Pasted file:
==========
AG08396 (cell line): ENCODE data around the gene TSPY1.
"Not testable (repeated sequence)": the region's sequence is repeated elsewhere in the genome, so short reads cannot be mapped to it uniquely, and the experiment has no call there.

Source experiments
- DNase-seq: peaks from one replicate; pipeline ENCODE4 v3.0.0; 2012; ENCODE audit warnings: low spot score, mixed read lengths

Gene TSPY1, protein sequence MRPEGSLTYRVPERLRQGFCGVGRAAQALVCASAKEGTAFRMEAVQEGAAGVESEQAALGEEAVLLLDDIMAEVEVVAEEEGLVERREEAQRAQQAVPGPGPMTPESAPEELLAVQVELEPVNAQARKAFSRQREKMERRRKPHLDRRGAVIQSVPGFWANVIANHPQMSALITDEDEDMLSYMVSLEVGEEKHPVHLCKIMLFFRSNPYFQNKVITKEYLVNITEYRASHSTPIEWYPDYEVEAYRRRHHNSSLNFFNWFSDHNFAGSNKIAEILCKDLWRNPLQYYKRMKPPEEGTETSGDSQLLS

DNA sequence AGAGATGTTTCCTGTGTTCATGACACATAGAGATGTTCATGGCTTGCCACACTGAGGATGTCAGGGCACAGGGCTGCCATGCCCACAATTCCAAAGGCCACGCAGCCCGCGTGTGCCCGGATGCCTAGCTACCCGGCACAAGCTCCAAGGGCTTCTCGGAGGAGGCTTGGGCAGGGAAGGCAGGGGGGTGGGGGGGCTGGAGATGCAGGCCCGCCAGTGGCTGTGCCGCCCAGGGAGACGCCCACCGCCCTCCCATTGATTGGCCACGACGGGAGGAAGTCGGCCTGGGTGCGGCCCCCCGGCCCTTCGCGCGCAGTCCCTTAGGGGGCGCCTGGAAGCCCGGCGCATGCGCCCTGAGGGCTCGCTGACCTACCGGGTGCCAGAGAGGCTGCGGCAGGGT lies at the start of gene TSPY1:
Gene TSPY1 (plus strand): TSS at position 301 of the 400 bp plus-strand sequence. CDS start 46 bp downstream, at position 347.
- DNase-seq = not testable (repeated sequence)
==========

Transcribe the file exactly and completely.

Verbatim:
AG08396 (cell line): ENCODE data around the gene TSPY1.
"Not testable (repeated sequence)": the region's sequence is repeated elsewhere in the genome, so short reads cannot be mapped to it uniquely, and the experiment has no call there.

Source experiments
- DNase-seq: peaks from one replicate; pipeline ENCODE4 v3.0.0; 2012; ENCODE audit warnings: low spot score, mixed read lengths

Gene TSPY1, protein sequence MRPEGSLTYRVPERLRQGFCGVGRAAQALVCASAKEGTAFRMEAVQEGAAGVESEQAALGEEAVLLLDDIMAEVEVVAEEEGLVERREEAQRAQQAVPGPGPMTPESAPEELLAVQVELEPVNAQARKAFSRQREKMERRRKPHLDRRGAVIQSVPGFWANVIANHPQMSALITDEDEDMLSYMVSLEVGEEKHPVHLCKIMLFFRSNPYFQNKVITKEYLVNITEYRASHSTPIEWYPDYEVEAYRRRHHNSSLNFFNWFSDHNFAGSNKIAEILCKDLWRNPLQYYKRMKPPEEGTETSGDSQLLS

DNA sequence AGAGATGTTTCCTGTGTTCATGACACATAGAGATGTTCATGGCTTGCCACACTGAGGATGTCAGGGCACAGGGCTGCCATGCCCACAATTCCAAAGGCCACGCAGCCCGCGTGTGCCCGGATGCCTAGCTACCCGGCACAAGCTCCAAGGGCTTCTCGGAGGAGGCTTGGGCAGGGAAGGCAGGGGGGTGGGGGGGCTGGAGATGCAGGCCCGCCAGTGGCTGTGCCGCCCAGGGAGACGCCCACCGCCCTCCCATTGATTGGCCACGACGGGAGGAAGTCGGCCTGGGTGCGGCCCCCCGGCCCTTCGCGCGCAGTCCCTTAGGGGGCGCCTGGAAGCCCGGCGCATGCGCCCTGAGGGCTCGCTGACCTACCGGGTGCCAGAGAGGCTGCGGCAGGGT lies at the start of gene TSPY1:
Gene TSPY1 (plus strand): TSS at position 301 of the 400 bp plus-strand sequence. CDS start 46 bp downstream, at position 347.
- DNase-seq = not testable (repeated sequence)